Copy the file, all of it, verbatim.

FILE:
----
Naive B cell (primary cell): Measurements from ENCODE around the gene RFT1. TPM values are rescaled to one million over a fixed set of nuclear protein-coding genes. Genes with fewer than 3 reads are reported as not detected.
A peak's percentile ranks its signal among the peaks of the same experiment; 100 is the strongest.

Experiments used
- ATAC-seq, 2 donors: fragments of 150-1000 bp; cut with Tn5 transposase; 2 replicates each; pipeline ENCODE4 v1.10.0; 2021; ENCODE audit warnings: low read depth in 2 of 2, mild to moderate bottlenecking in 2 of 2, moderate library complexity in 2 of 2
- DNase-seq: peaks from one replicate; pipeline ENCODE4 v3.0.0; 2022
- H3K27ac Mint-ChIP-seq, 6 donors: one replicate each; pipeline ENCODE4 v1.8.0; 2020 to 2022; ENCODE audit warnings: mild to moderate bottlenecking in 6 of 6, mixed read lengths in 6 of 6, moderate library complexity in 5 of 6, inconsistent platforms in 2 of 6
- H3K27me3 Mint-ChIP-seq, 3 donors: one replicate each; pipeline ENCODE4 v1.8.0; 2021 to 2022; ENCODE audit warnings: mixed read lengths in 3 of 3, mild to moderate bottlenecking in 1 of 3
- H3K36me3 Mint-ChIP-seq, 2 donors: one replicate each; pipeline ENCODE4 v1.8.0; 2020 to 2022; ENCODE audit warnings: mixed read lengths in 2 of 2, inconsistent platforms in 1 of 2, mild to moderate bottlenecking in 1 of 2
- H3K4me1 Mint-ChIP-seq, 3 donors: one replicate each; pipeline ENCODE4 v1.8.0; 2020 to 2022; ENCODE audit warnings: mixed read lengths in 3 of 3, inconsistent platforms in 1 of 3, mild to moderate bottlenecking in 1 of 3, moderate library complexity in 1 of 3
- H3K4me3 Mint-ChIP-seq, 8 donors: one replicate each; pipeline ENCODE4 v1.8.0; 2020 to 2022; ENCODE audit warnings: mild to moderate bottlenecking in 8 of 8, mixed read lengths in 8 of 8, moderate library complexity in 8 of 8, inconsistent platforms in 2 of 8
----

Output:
Naive B cell (primary cell): Measurements from ENCODE around the gene RFT1. TPM values are rescaled to one million over a fixed set of nuclear protein-coding genes. Genes with fewer than 3 reads are reported as not detected.
A peak's percentile ranks its signal among the peaks of the same experiment; 100 is the strongest.

Experiments used
- ATAC-seq, 2 donors: fragments of 150-1000 bp; cut with Tn5 transposase; 2 replicates each; pipeline ENCODE4 v1.10.0; 2021; ENCODE audit warnings: low read depth in 2 of 2, mild to moderate bottlenecking in 2 of 2, moderate library complexity in 2 of 2
- DNase-seq: peaks from one replicate; pipeline ENCODE4 v3.0.0; 2022
- H3K27ac Mint-ChIP-seq, 6 donors: one replicate each; pipeline ENCODE4 v1.8.0; 2020 to 2022; ENCODE audit warnings: mild to moderate bottlenecking in 6 of 6, mixed read lengths in 6 of 6, moderate library complexity in 5 of 6, inconsistent platforms in 2 of 6
- H3K27me3 Mint-ChIP-seq, 3 donors: one replicate each; pipeline ENCODE4 v1.8.0; 2021 to 2022; ENCODE audit warnings: mixed read lengths in 3 of 3, mild to moderate bottlenecking in 1 of 3
- H3K36me3 Mint-ChIP-seq, 2 donors: one replicate each; pipeline ENCODE4 v1.8.0; 2020 to 2022; ENCODE audit warnings: mixed read lengths in 2 of 2, inconsistent platforms in 1 of 2, mild to moderate bottlenecking in 1 of 2
- H3K4me1 Mint-ChIP-seq, 3 donors: one replicate each; pipeline ENCODE4 v1.8.0; 2020 to 2022; ENCODE audit warnings: mixed read lengths in 3 of 3, inconsistent platforms in 1 of 3, mild to moderate bottlenecking in 1 of 3, moderate library complexity in 1 of 3
- H3K4me3 Mint-ChIP-seq, 8 donors: one replicate each; pipeline ENCODE4 v1.8.0; 2020 to 2022; ENCODE audit warnings: mild to moderate bottlenecking in 8 of 8, mixed read lengths in 8 of 8, moderate library complexity in 8 of 8, inconsistent platforms in 2 of 8